Results of final-phase testing for a COVID-19 vaccine partly taking place in Atlanta show nearly 95% effectiveness at preventing the virus, marking a huge breakthrough in the push to end the global pandemic, Emory University researchers announced Monday, Nov. 16.
The vaccine produced by the pharmaceutical company Moderna and given to more than 700 volunteers in Atlanta since August is the second candidate vaccine to clear major testing hurdles over the past week, after the company Pfizer announced last Monday, Nov. 9, its vaccine has shown 90% effectiveness.
Both vaccines have progressed through trial phases enough to be on the cusp of receiving approval from the U.S. Food and Drug Administration (FDA) for emergency-use authorization by year’s end.
“This is a great day for science and a great day for hope that we will see the end of the [COVID-19] pandemic,” said Dr. Colleen Kelley, an Emory infectious-diseases professor who helped lead the university’s Moderna vaccine trials.
With FDA approval, Kelley and other health experts estimate COVID-19 vaccines could be distributed as early as next month for hospital workers, first responders, elderly persons and those with chronic health issues. The general public would receive vaccines later next year, possibly by summer.
Around 30,000 people enrolled for trials of the Moderna vaccine candidate across the U.S., including more than 700 people at three sites in Atlanta led by Emory. Lasting from Aug. 11 to Oct. 23, the final trial phase was unusually fast due to the intense interest in developing multiple vaccines for COVID-19.
Trial volunteers only showed mild negative reactions to the vaccine, Kelley said. Many participants represented the most vulnerable persons to COVID-19 including people aged 65 and older, though the vaccine has not yet been tested on children.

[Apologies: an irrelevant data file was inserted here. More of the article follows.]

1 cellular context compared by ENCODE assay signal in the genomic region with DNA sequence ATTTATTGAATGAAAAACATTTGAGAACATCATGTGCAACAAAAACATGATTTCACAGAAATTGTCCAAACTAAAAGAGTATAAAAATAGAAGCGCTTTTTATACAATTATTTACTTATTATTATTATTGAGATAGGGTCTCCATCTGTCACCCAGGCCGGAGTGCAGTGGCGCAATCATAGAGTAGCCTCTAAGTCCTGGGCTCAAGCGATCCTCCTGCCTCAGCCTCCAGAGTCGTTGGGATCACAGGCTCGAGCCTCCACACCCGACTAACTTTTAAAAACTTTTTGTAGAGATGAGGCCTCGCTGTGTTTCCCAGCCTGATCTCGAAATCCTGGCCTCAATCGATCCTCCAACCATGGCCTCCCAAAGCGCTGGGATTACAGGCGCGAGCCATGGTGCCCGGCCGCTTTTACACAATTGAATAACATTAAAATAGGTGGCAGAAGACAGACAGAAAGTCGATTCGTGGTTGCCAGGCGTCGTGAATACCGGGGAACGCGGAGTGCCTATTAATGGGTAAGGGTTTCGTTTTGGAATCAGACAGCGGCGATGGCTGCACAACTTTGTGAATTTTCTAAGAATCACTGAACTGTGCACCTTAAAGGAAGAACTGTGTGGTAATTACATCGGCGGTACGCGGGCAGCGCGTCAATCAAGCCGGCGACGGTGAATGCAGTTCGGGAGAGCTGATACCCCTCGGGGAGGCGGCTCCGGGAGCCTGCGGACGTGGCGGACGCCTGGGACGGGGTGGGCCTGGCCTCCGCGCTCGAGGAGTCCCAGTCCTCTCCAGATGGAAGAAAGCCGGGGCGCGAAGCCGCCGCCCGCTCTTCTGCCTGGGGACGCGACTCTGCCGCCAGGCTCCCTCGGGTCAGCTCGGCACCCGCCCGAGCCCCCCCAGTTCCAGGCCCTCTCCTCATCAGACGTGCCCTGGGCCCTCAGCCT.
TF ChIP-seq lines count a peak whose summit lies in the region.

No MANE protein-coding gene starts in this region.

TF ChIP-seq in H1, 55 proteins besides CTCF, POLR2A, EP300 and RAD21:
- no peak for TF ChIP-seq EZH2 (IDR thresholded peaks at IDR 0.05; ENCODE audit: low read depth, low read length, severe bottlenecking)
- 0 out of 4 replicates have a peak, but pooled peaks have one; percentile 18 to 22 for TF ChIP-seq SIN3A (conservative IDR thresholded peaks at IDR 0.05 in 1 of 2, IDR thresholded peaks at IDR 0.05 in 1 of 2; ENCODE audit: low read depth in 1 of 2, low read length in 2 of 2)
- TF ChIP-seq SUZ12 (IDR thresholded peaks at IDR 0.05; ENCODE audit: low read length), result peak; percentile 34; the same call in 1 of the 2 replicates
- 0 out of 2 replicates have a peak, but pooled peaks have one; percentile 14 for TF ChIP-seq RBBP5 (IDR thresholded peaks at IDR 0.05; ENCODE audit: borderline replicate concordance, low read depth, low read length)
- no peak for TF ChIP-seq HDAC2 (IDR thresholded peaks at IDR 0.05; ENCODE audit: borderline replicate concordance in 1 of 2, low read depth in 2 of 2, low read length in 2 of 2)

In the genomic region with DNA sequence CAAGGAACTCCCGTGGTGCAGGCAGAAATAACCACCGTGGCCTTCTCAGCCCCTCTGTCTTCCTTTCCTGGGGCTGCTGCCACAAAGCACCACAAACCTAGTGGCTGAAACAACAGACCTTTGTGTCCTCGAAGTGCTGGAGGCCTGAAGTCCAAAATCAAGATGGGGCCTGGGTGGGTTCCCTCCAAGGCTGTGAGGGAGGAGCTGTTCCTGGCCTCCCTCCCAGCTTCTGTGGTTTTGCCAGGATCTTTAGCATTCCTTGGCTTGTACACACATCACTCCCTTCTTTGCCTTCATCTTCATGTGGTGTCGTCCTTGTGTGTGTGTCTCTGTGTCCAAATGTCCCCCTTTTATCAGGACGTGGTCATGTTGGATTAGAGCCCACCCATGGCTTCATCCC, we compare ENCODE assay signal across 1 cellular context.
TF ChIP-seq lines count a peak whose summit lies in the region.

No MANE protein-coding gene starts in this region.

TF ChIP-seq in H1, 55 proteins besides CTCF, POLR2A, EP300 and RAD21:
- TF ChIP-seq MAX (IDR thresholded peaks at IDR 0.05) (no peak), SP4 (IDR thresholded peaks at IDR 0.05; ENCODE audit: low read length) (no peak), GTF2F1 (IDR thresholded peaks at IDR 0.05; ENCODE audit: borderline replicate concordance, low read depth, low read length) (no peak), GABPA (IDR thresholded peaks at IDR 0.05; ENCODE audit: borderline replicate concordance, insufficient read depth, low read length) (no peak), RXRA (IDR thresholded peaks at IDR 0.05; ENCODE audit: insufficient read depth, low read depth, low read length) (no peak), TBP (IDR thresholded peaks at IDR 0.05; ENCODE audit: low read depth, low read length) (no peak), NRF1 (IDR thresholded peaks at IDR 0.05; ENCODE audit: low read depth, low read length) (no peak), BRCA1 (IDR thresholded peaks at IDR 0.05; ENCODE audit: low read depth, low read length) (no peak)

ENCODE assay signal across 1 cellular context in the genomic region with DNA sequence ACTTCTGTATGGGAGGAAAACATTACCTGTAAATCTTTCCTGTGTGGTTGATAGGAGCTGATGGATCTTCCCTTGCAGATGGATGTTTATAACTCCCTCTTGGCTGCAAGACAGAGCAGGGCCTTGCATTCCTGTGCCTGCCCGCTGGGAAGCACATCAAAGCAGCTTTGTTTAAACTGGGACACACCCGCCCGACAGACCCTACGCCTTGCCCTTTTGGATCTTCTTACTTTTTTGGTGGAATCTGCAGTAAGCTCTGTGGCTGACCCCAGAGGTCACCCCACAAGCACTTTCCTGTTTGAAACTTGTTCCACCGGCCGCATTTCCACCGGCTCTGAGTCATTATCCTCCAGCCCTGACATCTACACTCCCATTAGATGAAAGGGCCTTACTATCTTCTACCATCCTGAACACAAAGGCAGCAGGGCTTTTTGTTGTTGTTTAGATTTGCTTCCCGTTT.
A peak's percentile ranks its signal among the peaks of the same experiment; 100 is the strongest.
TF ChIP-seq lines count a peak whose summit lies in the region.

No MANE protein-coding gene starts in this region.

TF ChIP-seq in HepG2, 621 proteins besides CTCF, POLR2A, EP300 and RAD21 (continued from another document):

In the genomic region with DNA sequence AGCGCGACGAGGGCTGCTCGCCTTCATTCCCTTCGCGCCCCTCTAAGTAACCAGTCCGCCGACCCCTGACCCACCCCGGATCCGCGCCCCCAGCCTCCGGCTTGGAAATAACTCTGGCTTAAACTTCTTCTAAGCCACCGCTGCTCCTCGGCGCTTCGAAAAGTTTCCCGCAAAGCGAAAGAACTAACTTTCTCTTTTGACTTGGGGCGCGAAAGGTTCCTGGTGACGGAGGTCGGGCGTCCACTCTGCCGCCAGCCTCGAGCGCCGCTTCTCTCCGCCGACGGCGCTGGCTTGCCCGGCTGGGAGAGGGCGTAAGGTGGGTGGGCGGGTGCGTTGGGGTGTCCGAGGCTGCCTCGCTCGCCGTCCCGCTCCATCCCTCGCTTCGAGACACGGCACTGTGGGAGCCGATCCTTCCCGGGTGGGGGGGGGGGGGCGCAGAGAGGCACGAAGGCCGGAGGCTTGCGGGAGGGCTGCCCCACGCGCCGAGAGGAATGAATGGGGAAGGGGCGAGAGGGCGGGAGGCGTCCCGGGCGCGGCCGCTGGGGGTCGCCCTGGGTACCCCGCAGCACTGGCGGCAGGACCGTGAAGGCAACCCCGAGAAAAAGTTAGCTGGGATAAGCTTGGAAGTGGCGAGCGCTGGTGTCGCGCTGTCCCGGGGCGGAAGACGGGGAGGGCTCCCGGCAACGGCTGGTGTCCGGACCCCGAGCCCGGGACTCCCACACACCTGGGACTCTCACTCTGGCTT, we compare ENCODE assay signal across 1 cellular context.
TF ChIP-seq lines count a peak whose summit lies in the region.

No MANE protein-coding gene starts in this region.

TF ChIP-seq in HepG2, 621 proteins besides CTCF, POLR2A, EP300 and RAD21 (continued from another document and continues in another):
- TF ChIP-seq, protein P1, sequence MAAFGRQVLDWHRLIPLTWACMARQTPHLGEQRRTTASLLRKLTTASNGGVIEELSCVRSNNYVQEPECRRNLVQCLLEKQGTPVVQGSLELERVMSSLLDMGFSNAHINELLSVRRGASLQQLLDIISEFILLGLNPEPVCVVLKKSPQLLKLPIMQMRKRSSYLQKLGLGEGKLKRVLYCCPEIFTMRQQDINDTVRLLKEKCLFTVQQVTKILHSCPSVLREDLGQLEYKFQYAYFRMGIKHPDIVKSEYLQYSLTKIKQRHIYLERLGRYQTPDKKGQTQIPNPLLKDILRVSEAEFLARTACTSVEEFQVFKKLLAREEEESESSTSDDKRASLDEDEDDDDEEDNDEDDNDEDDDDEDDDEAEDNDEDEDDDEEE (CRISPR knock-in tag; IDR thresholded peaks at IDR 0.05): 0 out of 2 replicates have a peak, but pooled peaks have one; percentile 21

A few steps are needed next before people can start receiving the Moderna vaccine, said Kelley. The vaccine’s data still needs to be peer-reviewed before FDA approval can be given, and state and federal officials still need to ensure the logistics are in place for millions of doses of the vaccines to ship out.
Both Moderna’s and Pfizer’s vaccines use genetic sequencing to create proteins that mimic COVID-19 and trigger a response from the patient’s immune system to erect safeguards, rather than other types of vaccines that introduce disease-causing organisms to create resistance.
Notably, Moderna’s vaccine can be stored at far less extreme refrigeration temperatures than the Pfizer vaccine, which requires storage as low as minus-80 degrees Celsius. The Moderna vaccine can be stored for up to 30 days at between 2 degrees and 8 degrees Celsius, Kelley said.
Amid encouraging results, health experts say it will be important for more vaccines besides just those from Moderna and Pfizer to be developed and approved so that as many people as possible around the world can have access to preventative COVID-19 medicine.
“It could be that this year we cannot gather with our family and friends, but hopefully that would happen soon with the dramatic effects that the vaccines are showing just in the past week,” said Dr. Nadine Rouphael, an Emory infectious-disease professor and another trial leader for the Moderna vaccine.
“This is a very hopeful message,” she added.